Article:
Duplication | Literacy resources | USA Regional A - M titles | Inquiry Unlimited
Inquiry Unlimited's classroom application: Teaching American History
Slavery-related and early African-American Contributions
- Adler, David. A Picture Book of Harriet Tubman. NY: Holiday House, 1992. (unp) Biography of the black woman who escaped from slavery to become famous as a conductor on the Underground Railroad.
- Alderman, Clifford. Rum, Slaves, and Molasses: The Story of New England's Triangular Trade. NY: Crowell, 1972. Summary: Traces the triangular trade.
- Andrew, Frank. The Birth of Black America: The Age of Discovery and the Slave Trade. NY: Chelsea House, 1996. (110 ps.) A history of early exploration in the Americas and Africa and an examination of the slave trade that followed.
- Avi. Something Upstairs. New York: Avon Books, 1988. (116 pages) A strange story heard by the author in Providence, Rhode Island involving a room that held a secret mystery in 1800.
- Bains, Rae. Harriet Tubman The Road to Freedom. New Jersey: Troll Associates, 1982. (48 pages) The biography of a slave whose flight to freedom was the first step in her becoming a "conductor" on the Underground Railroad.
- Bentley, Judith. Dear Friend: Thomas Garrett & William Still, Collaborators on the Underground Railroad. NY: Cobblehill Books, 1997. (119 ps.) Based on correspondence between William Still and Thomas Garrett demonstrating the efforts of these two men to help slaves to freedom.
- Bentley, Judith. Harriet Tubman. NY: F. Watts, 1990. (144 ps.) Details Harriet Tubman's life, experiences, and efforts to aid slaves in escaping to the North, as well as her assistance to the Union cause during the Civil War.
- Bial, Raymond. The Underground Railroad. Boston: Houghton Mifflin, 1995. (48 ps.) How did the Underground Railroad work?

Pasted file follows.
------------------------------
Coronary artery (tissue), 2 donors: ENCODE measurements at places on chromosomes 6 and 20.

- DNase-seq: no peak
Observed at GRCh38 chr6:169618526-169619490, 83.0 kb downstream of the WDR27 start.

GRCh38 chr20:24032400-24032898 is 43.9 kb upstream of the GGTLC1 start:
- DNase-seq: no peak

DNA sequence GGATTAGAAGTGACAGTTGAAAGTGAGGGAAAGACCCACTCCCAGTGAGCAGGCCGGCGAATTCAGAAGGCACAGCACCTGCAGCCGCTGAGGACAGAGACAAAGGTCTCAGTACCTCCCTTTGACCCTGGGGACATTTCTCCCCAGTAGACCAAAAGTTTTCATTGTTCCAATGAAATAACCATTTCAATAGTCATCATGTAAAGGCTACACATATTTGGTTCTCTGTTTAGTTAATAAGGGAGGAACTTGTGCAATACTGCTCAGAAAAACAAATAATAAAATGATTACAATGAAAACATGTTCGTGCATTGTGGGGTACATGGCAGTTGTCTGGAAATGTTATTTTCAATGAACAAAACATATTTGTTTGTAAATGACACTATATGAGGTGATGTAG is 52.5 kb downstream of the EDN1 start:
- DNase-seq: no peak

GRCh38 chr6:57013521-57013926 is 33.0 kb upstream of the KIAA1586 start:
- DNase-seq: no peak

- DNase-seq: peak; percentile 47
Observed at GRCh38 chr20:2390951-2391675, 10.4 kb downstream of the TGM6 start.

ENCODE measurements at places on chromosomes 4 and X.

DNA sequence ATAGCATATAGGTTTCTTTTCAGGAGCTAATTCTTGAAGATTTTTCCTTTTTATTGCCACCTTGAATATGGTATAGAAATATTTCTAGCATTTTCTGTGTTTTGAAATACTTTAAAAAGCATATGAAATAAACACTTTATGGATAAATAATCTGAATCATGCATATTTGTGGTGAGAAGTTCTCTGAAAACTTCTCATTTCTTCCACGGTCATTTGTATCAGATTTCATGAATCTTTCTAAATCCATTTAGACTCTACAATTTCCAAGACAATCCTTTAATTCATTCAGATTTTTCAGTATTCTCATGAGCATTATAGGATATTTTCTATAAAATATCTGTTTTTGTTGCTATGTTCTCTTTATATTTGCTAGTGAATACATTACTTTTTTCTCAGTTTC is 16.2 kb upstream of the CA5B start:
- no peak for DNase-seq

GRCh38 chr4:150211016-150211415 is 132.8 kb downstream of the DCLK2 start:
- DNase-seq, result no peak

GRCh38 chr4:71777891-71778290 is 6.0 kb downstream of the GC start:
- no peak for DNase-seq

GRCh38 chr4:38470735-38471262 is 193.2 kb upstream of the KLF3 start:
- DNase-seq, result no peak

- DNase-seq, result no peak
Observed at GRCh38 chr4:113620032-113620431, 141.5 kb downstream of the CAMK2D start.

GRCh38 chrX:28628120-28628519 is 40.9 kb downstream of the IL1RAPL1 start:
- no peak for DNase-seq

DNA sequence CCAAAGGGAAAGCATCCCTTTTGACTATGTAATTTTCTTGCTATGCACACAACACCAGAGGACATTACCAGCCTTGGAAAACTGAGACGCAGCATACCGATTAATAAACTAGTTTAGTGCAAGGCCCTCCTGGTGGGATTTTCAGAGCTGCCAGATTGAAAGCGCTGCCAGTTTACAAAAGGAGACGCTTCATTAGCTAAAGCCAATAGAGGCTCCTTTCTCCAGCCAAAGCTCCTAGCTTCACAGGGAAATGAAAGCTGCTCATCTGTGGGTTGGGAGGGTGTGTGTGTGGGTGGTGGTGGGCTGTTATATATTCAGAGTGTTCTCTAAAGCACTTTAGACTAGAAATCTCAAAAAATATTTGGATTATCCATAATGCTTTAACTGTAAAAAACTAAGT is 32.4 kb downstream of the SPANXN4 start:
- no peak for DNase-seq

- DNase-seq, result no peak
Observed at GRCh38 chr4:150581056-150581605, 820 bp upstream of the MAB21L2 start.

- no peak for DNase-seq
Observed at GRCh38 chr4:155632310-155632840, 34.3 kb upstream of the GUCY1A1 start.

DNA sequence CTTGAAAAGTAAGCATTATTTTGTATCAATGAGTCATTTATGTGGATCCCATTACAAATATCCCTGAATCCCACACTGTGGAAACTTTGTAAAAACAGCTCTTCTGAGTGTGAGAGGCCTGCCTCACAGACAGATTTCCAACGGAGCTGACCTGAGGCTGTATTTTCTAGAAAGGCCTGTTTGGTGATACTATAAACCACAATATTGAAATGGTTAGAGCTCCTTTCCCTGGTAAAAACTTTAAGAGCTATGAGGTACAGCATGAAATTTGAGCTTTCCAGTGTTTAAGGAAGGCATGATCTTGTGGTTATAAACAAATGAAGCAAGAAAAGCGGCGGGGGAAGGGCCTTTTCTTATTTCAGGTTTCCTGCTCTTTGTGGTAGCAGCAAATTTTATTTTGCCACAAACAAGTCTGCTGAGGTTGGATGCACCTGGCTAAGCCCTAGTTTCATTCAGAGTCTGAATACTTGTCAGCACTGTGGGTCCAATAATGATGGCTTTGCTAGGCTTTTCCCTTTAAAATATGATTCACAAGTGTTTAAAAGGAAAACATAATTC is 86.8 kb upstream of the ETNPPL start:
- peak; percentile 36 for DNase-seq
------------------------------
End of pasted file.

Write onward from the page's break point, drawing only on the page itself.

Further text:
- Brill, Marlene Targ. Allen Jay and the Underground Railroad. Minneapolis: Carolrhoda Books, 1993. (47 ps.) Recounts how Allen Jay, a young Quaker boy living in Ohio during the 1840s, helped a fleeing slave escape his master and make it to freedom through the Underground Railroad.
- Carlson, Judy. Harriet Tubman: Call to Freedom. NY: Fawcett Columbine, 1989. (116 ps.)
- Clark, Margaret Goff. Freedom Crossing. New York: Scholastic, Inc., 1980. (164 pages) Southern teenagers- one with Northern sympathies and one with Southern sympathies help a runaway slave during the mid-1800s.
- Cosner, Shaaron. The Underground Railroad. NY: Franklin Watts, 1991. (128 ps.) Describes the underground railroad which helped slaves escape to freedom.
- Davidson, Margaret. Frederick Douglass Fights For Freedom. New York: Scholastic Inc., 1968. (92 pages) A biography of the man who, after escaping slavery, became an orator, writer, and leader in the anti-slavery movement of the early 19th century.
- Elish, Dan. Harriet Tubman and the Underground Railroad. Brookfield, CT: Millbrook Press, 1993. A biography of the African American woman who escaped from slavery, led slaves to freedom on the Underground Railroad, aided Northern troops during the Civil War, and worked for women's suffrage.
- Felton, Harold. Mumbet - The Story of Elizabeth Freeman. New York: Dodd, Mead & Company, 1970. (63 pages) Elizabeth Freeman of Sheffield, Massachusetts bought as a slave by John Ashley in 1735, filed for, and won her freedom in 1773. She worked for the Sedgwick family and much is attested to her loyalty, character, and nursing ability. For her respect, she earned the name Mumbet. She challenges the law in Massachusetts, which allows her to gain her freedom in the courts.
- Ferris, Jeri. Go Free or Die: A Story about Harriet Tubman. Minneapolis: Carolrhoda, 1988. (63 pages) A biography of the black woman whose cruel experiences as a slave in the South led her to seek freedom in the North.
- Ferris, Jeri. Walking the Road to Freedom: A Story About Sojourner Truth. Minneapolis: Carolrhoda Books, 1988. (64 pages) This follows the life of the Black orator in 1797 New York who spoke out in her involvement in the rights of women and slaves.
- Ferris, Jeri. What Are You Figuring Now? A Story About Benjamin Banneker. Minneapolis: Carolrhoda Books, 1988. (64 pages) A biography of the Afro-American farmer and self-taught mathematician, astronomer, and surveyor for Washington, D.C. in 1791.
- Fox, Paula. The Slave Dancer. New York: Bradbury Press, 1973. (176 pages) A boy plays music on a slave ship for the slaves to exercise.
- Fradin, Dennis B. Bound for the North Star: True Stories of Fugitive Slaves.